Mask attack when the length of the password’s tail end is unknown

A user asked help desk to solve a problem: “there is a zip file with the password lost. The password is about 10 characters long, beginning with a string of digits (12805233), the rest is unknown. It can be letters, digits or special characters. How do I create a mask and find the password?”

That’s a piece of cake for Accent ZIP Password Recovery and its Extended (positional) mask attack.

AccentZPR - program for recovering lost passwords to Zip/WinZip archives Accent ZIP Password Recovery 4.97 Download x86
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You have to customize a proper set of values and then use this range in the mask to generate the unknown part of your password. That’s what it looks like: 12805233?0*s

However, there might be two cases. Let’s take a look at them.

Case 1: You have no clue what characters might be in the lost part of your password.

We’re going to have to use all kinds of printable characters here — letters, digits, special characters. Their total is 96 (ABCDEFGHIJKLMNOPQRSTUVWXYZabcdefghijklmnopqrstuvwxyz0123456789 !"#$%&'()*+,-./:;<=>?@[\]^_`{|}~).

  1. Let’s assign all printable characters to the charset “?0” — macro “?a”
  2. Now create the following mask: 12805233?0*s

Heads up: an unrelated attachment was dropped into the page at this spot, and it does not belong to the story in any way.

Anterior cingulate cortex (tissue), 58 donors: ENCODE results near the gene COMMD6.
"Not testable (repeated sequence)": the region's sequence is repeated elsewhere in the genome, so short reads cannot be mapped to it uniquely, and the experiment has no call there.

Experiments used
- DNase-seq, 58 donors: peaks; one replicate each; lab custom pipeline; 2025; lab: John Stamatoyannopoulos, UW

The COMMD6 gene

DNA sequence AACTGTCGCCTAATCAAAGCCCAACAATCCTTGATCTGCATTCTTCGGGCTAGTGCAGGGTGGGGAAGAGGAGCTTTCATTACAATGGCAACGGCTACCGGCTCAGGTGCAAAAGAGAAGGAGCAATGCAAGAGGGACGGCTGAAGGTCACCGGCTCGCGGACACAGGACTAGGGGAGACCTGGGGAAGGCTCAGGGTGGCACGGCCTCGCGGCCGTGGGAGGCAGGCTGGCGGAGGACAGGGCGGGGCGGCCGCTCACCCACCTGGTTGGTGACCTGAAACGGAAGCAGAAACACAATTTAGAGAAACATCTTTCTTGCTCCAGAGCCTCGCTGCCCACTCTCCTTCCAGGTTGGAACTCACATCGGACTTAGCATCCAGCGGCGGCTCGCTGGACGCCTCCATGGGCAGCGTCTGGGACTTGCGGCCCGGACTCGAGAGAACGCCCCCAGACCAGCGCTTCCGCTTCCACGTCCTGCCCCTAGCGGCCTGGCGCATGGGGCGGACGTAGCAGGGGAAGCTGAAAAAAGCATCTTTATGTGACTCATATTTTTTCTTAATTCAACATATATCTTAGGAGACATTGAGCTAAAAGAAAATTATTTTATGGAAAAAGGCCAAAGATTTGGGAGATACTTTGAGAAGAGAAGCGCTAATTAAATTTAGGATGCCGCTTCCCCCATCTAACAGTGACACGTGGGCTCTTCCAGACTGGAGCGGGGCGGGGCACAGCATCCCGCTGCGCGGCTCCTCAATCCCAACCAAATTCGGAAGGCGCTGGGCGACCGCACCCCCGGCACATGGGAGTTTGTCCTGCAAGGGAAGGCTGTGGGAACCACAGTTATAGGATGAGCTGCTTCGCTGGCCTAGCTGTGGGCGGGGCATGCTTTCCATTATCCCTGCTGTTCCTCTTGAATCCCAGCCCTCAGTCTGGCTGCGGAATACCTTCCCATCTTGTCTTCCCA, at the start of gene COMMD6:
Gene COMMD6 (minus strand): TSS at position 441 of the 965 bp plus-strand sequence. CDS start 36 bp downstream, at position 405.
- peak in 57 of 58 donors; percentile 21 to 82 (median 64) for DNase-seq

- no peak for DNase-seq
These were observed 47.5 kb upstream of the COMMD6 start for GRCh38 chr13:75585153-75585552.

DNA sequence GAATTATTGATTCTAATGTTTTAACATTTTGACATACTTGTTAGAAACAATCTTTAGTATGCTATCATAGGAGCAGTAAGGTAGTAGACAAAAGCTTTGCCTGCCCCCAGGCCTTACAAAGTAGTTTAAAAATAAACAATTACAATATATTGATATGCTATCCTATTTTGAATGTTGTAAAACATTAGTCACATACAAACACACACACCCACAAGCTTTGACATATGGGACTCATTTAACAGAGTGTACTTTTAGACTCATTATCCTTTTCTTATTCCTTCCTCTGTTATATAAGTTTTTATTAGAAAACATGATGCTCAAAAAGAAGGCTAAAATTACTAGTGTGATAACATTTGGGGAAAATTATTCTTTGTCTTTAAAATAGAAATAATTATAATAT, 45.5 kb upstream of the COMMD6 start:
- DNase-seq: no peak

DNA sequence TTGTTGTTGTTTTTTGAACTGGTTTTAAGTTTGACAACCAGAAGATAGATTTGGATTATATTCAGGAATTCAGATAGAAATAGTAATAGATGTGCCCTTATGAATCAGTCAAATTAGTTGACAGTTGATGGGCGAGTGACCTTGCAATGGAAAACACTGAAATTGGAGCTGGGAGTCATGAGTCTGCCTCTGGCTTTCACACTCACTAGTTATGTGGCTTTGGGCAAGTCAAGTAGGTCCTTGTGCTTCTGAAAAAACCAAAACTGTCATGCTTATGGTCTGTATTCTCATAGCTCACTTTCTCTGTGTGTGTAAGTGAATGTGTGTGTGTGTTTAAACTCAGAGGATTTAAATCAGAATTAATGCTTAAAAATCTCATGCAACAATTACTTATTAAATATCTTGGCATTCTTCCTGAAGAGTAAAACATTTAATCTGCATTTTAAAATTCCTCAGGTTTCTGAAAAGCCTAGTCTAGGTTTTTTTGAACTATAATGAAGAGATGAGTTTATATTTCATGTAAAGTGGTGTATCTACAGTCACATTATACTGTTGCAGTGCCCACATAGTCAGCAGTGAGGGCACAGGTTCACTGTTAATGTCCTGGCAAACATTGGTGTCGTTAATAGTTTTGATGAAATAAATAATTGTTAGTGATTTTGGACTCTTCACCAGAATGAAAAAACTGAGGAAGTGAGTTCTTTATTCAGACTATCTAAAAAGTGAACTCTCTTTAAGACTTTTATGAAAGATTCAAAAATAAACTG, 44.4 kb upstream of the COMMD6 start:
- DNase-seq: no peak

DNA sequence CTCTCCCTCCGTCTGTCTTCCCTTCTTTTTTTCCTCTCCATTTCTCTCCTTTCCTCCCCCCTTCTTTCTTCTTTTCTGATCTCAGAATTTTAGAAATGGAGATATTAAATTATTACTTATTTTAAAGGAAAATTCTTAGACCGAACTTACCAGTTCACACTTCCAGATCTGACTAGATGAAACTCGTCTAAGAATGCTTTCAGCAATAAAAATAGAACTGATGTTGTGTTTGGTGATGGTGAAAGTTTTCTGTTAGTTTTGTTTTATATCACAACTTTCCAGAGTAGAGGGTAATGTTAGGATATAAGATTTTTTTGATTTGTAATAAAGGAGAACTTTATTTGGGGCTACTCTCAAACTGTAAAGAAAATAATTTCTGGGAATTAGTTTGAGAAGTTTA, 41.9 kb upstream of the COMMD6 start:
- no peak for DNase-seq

3. Define the minimum and maximum password length from 9 to, let’s say, 12 characters
  4. Run your mask attack

Fig.1 Mask with a full set of printable characters

AccentZPR will generate passwords with the length of 9 to 12 characters consisting of a fixed initial part and a tail end varying within the charset of all printable characters. The program will try all such combinations.

Case 2: You know a character set your password consists of.

All the settings remain the same. Except for the charset “?0”.

Specify a character set to be used for password generation and start the search. You can use macros to enable ready-made character sets or select the relevant characters manually (for example “abcdexyz1290!+”). AccentZPR will use only these characters to generate the unknown part of the password.

Fig. 2 Extended mask with a reduced range of characters

Note the number of passwords to be verified: 255 906 vs 1 754 784. By reducing the number of characters you cut off redundant validations and save time.

See more examples of using extended mask in Passcovery programs here

Here you can see how to crack a ZP file password. And the same way you can crack passwords for other file formats. All Passcovery tools share the same interface and capabilities.